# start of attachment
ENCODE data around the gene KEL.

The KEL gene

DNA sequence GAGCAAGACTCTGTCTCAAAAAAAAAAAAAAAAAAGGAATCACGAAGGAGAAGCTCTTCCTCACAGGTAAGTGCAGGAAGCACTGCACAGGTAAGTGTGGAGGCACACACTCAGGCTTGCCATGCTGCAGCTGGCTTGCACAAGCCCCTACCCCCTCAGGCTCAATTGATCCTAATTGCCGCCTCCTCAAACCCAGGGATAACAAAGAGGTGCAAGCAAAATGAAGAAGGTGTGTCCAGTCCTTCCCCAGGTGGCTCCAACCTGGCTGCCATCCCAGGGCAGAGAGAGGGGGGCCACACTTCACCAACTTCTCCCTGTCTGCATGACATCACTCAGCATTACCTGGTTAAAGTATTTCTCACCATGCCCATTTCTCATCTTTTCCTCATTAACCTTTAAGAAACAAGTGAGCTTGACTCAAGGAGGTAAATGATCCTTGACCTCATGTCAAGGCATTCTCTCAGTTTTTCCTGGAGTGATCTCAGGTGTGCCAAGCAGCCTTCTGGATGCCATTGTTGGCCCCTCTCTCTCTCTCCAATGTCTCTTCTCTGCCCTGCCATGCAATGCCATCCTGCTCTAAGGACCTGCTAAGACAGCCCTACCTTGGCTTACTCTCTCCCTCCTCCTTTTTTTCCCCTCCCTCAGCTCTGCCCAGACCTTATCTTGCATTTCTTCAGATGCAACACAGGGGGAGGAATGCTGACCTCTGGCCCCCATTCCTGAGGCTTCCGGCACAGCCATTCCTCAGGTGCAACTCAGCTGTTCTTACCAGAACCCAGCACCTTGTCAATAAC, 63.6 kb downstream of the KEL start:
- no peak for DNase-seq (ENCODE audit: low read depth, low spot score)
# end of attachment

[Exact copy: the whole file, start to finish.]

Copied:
ENCODE data around the gene KEL.

The KEL gene

DNA sequence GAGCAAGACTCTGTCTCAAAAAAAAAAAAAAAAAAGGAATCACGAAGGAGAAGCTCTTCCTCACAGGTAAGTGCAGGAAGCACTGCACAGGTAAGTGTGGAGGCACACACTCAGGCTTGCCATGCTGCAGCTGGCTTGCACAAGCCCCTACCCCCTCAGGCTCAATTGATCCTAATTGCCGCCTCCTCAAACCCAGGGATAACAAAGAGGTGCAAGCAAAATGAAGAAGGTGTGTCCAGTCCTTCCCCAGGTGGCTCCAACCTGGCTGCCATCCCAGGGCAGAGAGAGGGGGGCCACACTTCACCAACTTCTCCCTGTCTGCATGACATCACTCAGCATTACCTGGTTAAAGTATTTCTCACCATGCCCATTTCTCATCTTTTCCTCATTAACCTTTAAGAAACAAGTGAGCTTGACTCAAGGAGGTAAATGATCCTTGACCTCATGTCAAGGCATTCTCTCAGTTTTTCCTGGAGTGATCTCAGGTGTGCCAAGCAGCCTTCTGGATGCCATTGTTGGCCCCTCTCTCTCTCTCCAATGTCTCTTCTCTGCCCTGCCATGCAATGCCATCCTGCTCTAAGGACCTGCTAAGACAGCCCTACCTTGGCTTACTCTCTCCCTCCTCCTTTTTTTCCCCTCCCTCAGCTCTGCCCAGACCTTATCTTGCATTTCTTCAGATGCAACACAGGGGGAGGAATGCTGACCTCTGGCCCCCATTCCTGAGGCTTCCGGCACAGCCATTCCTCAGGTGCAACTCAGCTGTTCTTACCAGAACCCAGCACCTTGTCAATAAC, 63.6 kb downstream of the KEL start:
- no peak for DNase-seq (ENCODE audit: low read depth, low spot score)